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Cancellation of the trademark TEXTO for lack of distinctiveness

Vanessa Bouchara

Updated on January 16, 2022

Cancellation of the trademark TEXTO for lack of distinctiveness

The company SFR, owner of the trademark TEXTO, opposed the registration of the trademark ONE TEXTO and the exploitation of this trademark by a company of the same name having the following activity: “communication, marketing, advertising, mobile phone, audiotel and text message for business and management as well as in the field of robotics and hi-tech”.

SFR also accused this company of using a website under the domain name “OneTexto.com” whose dominant color is red, offering to boost the communication policy of companies by sending SMS.

By judgment of January 29, 2008 (TGI Paris, ch.civ 3, January 29 n°06/10489), SFR was dismissed of all its claims and the Tribunal de Grande Instance de Paris declared the trademark TEXTO and “Texto, Dites le en toutes lettres, dites le texto” invalid for lack of distinctiveness. SFR was also dismissed from all its claims for unfair competition.

SFR has appealed this decision.

The Court of Appeal, by decision of September 23, 2009 (CA, Paris -Pole 5 ch.01 n°08/02816), confirmed in all respects the first instance judgment.

Indeed, under the terms of Article L.711-2 of the Intellectual Property Code, the following are not distinctive

“(a) signs or names which, in common or professional language, are exclusively the necessary, generic or usual designation of the product or service

(b) signs or names that may serve to designate a characteristic of the product or service, and in particular the kind, quality, quantity, purpose, value, geographical origin, or the time of production of the good or provision of the service.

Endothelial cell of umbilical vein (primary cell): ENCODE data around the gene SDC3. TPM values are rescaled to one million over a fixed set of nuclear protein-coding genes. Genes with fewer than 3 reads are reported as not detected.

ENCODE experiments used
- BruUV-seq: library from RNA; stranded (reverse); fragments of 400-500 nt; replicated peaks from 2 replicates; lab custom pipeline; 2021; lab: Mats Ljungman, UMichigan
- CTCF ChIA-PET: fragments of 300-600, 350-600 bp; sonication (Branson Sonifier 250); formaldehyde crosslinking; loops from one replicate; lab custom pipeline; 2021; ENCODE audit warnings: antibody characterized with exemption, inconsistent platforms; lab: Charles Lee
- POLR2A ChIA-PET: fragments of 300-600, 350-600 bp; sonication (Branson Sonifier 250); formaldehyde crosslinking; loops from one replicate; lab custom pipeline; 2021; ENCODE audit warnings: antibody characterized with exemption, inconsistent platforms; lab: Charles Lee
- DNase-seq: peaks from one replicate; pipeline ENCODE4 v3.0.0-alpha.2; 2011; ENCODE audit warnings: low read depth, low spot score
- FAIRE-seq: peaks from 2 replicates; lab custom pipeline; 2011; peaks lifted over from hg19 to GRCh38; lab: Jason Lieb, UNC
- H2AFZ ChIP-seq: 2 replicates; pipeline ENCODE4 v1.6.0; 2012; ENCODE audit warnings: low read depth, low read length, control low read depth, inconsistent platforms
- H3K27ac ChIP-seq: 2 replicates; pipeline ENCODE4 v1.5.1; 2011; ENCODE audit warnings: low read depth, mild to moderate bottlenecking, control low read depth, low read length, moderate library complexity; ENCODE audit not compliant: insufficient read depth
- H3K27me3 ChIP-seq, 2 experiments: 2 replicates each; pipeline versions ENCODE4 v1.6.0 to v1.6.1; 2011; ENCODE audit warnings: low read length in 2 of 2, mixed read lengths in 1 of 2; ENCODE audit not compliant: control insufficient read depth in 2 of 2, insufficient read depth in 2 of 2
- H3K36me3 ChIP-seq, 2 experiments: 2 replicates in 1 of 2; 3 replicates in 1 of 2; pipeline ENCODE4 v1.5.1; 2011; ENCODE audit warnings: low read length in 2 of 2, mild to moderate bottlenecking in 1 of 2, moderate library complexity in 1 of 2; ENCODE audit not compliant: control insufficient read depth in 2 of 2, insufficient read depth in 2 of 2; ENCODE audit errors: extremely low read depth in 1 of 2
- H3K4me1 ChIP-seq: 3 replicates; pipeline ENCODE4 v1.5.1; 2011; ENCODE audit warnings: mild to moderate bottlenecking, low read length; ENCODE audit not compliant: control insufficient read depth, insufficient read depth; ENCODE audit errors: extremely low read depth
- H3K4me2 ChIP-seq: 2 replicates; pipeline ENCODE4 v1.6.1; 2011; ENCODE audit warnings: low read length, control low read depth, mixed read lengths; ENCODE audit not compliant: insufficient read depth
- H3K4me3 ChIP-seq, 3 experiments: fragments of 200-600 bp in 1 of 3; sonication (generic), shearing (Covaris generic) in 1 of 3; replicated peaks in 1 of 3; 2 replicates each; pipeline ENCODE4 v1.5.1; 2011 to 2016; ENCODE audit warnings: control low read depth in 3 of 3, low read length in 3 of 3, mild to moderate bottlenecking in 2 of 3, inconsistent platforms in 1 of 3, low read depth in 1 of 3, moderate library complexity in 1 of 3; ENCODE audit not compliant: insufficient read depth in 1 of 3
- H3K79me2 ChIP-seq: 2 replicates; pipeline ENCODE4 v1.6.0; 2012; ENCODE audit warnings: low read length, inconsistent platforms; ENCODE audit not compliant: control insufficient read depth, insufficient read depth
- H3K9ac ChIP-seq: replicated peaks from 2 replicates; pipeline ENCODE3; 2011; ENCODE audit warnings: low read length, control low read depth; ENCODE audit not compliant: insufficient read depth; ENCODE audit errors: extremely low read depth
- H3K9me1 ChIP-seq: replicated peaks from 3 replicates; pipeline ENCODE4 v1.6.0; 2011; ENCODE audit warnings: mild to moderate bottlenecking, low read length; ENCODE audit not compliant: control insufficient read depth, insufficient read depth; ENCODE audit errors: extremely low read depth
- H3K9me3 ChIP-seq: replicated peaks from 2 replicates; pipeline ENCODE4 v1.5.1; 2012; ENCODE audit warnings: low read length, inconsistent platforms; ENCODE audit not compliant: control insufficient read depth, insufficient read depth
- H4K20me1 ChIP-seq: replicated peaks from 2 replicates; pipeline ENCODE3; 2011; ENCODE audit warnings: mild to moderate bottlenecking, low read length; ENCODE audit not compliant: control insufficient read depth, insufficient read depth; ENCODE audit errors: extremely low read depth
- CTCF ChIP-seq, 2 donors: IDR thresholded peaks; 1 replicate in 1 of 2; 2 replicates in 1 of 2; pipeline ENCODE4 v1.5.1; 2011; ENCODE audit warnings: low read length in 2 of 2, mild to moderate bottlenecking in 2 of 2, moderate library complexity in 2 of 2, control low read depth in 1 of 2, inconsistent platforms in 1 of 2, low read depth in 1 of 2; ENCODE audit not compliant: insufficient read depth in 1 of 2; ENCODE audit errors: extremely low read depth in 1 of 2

The Court noted that the distinctive character of a sign must be assessed in relation to the services designated in the registration and in relation to the perception of the relevant public, as of the filing date.

On the trademark “Texto, Dites le en toutes lettres, dites le texto” registered on March 23, 1998

In this case, the trademark “Texto, Dites le en toutes lettres, dites le texto” was registered to designate mobile messaging services.

“Texto” is the abbreviation of the word “textually”.

The words “say it, spelled out” describe how to send a text message for mobile messaging services, and refer directly to the service designated in the trademark wording.

Consequently, the trademark “Texto, Dites le en toute lettres, dites le texto” designates, within the meaning of Article L.711-2 b) of the Intellectual Property Code, a characteristic of the service designated in the application, and must be declared invalid for lack of distinctive character.

On the trademark “Texto” registered on January 23, 2001

The Court of Appeal noted that this trademark was registered to designate the written messaging service by radio mobile.

At the date of filing of the “Texto” trademark, this term had become customary to designate a message sent by mobile and that it was not associated with the SFR company.

Indeed, it appears from articles published in the newspaper Le Monde dated December 16, 2000, January 23, 2001, in the weekly magazine L’Express published on March 16, 2000 and January 11, 2001, that the term Texto was known to the public to designate a small written message, friendly, sent by cell phone.

Consequently, the term Texto was in common parlance for a messaging service before the SFR company filed its application, and it must therefore be cancelledfor lack of distinctiveness.

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